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My only concern is this whole price thing is looking a whole lot like the comics speculators from the 90's.Keep in mind prices of anything can only be maintained for a short while before the bubble bursts. By artificially inflating prices, flippers and dealers will eventually kill the sketch card business. just a matter of time.
This could certainly happen if a lot of dealers are sitting on a lot of inventory that they refuse to sell at the price the market will bear.

That said I think the only real license at risk for that is Marvel as they keep churning out Marvel sketch cards . . . The print runs on many other sketch products are absurdly low. Marvel does have the largest fan base though, and also the fan base that's the most likely to grow. . .

I thought the market was saturated several years ago, but nothing seems to have changed. . .

I think the biggest risk, actually, is buyers. There are a small number of buyers that pay a ton of money for certain sketches. If a couple of top buyers drop out that could cause a big ripple effect.

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Old 12-10-2012, 09:39 AM   #92 (permalink)
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But you're right that with each new release, the work of any given artists involved decreases somewhat in value due to the increased supply.
That's why when I do subsequent sets of the same subject (like Star Wars) I try to change up my approach. So at the end of the day, I might have 25 Yodas out there, but I try to make them different enough that hopefully someone wouldn't mind owning more than one, and it's not like having 25 of the same thing.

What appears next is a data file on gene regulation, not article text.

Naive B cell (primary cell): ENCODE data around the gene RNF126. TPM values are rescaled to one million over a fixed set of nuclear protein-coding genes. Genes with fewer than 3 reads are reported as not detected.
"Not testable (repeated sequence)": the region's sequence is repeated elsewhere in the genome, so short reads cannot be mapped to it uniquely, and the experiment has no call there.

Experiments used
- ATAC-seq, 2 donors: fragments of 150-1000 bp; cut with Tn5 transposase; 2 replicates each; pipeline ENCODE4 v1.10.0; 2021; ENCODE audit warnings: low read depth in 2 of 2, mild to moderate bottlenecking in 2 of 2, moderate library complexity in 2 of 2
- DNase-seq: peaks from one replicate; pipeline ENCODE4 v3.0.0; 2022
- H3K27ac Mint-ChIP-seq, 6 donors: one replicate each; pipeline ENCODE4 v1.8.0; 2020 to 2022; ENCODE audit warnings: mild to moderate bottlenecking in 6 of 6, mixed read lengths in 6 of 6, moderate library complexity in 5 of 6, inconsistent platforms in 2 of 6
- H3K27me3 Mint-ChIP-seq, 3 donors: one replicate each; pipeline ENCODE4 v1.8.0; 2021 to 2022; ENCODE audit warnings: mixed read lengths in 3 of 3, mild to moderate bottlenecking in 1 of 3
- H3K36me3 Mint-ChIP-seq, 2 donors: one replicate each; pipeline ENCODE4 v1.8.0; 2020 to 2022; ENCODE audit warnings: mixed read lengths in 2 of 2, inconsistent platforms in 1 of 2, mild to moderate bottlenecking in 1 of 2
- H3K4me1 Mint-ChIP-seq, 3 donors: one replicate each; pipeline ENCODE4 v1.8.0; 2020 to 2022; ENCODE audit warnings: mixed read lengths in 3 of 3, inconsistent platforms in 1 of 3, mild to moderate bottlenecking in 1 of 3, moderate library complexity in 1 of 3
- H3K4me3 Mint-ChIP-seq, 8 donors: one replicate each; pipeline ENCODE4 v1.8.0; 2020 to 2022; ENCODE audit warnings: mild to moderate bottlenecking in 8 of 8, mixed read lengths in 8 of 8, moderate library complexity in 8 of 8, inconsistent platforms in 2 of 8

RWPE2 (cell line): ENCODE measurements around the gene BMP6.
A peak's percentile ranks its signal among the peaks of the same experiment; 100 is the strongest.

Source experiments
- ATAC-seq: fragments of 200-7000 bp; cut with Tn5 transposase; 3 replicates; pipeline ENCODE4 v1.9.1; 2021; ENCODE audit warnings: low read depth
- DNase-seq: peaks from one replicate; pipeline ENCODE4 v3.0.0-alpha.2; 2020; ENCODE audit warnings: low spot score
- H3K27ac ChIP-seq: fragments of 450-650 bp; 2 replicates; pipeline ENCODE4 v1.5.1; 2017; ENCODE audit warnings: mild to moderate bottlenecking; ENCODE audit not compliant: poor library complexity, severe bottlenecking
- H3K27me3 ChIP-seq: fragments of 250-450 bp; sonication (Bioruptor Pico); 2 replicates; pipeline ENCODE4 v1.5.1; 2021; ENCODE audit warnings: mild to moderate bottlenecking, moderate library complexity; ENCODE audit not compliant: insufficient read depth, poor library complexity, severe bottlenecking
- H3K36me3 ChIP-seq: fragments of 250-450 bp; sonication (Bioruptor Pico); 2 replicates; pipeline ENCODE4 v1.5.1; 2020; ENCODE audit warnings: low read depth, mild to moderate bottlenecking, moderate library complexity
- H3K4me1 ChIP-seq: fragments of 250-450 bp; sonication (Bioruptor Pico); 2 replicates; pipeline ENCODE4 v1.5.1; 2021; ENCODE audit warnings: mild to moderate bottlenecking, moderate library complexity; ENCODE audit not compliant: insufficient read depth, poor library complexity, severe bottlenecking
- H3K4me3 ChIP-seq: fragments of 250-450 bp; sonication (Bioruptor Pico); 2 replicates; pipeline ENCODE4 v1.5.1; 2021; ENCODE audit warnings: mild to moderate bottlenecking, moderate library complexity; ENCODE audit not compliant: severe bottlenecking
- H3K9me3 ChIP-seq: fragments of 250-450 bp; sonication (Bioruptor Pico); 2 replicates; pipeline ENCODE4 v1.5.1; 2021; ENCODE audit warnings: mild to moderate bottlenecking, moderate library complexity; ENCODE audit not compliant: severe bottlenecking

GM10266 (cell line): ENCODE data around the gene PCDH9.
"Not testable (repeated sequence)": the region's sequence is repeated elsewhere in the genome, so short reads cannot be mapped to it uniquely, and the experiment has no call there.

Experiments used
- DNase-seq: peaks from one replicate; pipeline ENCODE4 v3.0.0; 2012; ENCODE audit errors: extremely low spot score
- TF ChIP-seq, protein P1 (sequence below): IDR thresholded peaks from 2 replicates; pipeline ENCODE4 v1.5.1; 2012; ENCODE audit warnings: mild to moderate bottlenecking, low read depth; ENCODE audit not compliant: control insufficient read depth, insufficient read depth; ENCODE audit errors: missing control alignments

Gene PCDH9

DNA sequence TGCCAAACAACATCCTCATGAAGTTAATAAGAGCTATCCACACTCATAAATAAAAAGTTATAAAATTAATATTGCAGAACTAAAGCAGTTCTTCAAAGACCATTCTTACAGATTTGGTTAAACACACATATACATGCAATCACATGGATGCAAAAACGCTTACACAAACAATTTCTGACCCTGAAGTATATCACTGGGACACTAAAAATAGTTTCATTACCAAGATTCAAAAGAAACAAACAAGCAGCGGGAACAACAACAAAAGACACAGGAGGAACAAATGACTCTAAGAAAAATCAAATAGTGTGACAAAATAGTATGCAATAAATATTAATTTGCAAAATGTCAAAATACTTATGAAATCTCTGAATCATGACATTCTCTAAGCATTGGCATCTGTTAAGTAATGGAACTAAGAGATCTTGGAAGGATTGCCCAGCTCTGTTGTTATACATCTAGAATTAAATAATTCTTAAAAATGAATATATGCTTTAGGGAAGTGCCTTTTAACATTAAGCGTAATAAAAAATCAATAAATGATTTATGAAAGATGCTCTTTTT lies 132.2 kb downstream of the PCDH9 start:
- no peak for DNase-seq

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Old 12-10-2012, 09:49 AM   #93 (permalink)
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I think I mentioned it earlier, but the artists in this hobby tend to be REALLY sensitive.

Good luck with that.
Here's the thing - art is subjective, everybody knows that. But the birth of the internet really gave all the haters a voice. And sadly, that voice is much louder than the latter.

It's frustrating reading some of the venom that's being spewed when many times, honestly, it's not warranted. If you don't like the art, don't buy the product. It's not the artist's fault you're unhappy, blame the company that commissioned it. All these card companies have the right to refuse what they consider sub-par work BEFORE it gets into the hands of collectors who plunked down $XXX for it. But keep in mind if you want a better all-around product, it's gonna cost more.

On the same note, I do think some artists could probably use some thicker skin. Criticism is part of the game - if you can't take the heat, find another kitchen. I took a bit of a whuppin' with my work on the 1600 Pennsylvania Avenue set. I worked my ass off for 6 months getting that done. And when samples were posted, the first comments out of the gate were "The art sucks.... blah blah blah." Obviously it's not what I wanted to hear, and if you dig into the BO archives my comments on this are still around somewhere, but I kind of took it in stride and used it to improve my work. And you know what, the set was a big success and as I was when I first signed on, I'm very proud of my work.